P003 HDAC7 Controls Differentiation and Regeneration in the Intestinal Epithelium
Gerbeth, L.(1);Glauben, R.(1);Siegmund, B.(1);
(1)Charité - Universitätsmedizin Berlin, Medical Department of Gastroenterology- Infectiology and Rheumatology, Berlin, Germany
The precise causes and drivers of inflammatory bowel disease (IBD) are still incompletely understood. In recent years, intensive research has shown that not only chronic activation of the immune compartment, but also the integrity of the epithelial barrier plays a central role in disease progression. Inhibitors of histone deacetylases (HDACs) are known for their anti-inflammatory effects and increasing evidence suggests them as promising therapeutics for chronic inflammatory conditions such as IBD. However, the roles of single HDACs in the intestinal epithelium, especially class II HDACs, are still scarcely investigated. In genome wide association studies, HDAC7 has been identified as a risk locus for the development of IBD. Here, we investigated the role of HDAC7 in the intestinal epithelium to evaluate its potential as a therapeutic target.
Intestinal epithelial organoids were derived from the ileum and colon of tamoxifen-inducible HDAC7 knockout mice. Hdac7 deletion of organoids was achieved in vitro by tamoxifen treatment over five consecutive days of culture. Morphological changes were monitored via microscopy and gene expression was analysed using qPCR. To examine barrier function, colon organoids were seeded as monolayers into filter inserts and transepithelial electrical resistance (TEER) was measured. Monolayer structure was verified using immunofluorescence.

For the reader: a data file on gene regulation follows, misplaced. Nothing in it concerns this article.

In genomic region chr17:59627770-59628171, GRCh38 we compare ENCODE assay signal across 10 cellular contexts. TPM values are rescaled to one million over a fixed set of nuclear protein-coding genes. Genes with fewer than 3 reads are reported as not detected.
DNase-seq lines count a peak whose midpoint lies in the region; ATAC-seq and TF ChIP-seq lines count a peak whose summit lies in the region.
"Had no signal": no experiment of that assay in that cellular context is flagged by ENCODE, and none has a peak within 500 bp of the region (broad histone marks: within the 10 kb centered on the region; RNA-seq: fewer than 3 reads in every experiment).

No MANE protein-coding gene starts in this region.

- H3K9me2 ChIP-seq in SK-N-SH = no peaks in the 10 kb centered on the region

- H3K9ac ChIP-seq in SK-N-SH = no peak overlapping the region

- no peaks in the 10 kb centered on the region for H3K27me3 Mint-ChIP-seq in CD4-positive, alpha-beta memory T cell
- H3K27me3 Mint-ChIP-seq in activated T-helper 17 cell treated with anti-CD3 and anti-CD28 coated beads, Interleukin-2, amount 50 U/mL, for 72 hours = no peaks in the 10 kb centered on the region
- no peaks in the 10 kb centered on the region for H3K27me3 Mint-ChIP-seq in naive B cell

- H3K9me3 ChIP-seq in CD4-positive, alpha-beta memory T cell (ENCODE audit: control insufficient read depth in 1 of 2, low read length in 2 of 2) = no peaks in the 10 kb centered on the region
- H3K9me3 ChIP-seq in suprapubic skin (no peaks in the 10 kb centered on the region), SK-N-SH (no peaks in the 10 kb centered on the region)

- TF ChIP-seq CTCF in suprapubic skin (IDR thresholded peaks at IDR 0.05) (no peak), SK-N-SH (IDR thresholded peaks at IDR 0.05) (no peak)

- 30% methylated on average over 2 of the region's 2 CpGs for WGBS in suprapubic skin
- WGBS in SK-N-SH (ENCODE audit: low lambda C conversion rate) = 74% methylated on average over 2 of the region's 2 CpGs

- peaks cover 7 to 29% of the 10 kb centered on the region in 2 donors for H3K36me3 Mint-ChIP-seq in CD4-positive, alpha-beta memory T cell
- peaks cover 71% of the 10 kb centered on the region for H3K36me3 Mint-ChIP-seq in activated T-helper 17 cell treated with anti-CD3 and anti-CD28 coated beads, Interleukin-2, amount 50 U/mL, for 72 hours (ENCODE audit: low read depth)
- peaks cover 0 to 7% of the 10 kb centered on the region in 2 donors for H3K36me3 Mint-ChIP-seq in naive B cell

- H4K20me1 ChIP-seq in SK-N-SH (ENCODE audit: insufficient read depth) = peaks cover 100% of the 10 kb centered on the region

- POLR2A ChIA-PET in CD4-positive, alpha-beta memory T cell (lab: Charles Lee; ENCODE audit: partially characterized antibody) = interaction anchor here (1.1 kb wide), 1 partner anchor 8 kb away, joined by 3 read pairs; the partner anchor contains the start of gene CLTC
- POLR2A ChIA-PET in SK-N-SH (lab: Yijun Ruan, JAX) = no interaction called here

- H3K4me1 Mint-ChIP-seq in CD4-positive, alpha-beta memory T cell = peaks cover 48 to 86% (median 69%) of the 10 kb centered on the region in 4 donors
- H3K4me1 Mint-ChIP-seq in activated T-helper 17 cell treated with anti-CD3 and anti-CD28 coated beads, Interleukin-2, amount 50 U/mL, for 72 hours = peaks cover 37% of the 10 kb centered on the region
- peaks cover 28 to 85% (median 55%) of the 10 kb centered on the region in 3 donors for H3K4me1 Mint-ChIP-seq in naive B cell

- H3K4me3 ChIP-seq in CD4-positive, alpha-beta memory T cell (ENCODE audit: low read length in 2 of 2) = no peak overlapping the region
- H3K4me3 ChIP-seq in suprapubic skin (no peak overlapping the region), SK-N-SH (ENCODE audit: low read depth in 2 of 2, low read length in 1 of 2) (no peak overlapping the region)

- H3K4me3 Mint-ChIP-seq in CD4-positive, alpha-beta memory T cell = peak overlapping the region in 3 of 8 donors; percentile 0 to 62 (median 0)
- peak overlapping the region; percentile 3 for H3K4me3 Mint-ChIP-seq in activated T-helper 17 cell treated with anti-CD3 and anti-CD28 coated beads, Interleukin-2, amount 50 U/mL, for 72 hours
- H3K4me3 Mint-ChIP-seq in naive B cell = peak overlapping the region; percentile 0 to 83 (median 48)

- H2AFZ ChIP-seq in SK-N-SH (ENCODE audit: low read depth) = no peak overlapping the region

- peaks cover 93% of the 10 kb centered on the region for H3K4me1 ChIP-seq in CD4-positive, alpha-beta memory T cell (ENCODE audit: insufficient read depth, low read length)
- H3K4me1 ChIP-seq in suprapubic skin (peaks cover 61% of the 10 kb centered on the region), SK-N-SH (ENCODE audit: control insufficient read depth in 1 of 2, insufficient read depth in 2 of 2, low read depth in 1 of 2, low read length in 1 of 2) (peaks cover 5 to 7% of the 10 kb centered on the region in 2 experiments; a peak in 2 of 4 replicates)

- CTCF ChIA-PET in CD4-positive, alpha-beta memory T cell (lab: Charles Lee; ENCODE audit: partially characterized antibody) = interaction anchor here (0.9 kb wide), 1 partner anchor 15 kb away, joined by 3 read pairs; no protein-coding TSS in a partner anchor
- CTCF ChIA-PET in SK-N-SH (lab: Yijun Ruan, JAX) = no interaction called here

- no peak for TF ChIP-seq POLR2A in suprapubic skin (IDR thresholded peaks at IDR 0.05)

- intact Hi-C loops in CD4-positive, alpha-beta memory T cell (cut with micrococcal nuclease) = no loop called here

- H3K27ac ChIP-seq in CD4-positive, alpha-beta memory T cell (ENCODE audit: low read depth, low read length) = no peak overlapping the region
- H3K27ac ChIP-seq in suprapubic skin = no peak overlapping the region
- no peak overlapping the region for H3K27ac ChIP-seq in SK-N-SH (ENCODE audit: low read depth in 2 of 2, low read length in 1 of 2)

Hdac7 silencing in organoids of the small intestine caused a significant morphological shift to a spheroidal shape typical for an undifferentiated phenotype. Gene expression analysis revealed a dramatic downregulation of differentiation markers for all epithelial subtypes and an upregulation of stem cell markers. In colon organoids, undifferentiated HDAC7 knockout spheroids showed a significantly increased expression of goblet cell markers but displayed reduced enterocyte marker expression when subjected to differentiation medium. TEER build-up was consistently slower in colon organoid-derived monolayers after Hdac7 deletion but was higher after differentiation compared to wild type monolayers.
In the ileal epithelium, HDAC7 seems to play an important role in the differentiation process of all specialized epithelial subtypes while it appears to suppress mainly secretory lineages and promote differentiation into absorptive cells in the colon epithelium. These results suggest HDAC7 as an important regulator of intestinal differentiation and regeneration making it an interesting therapeutic target to treat inflammation-induced injuries in the gut.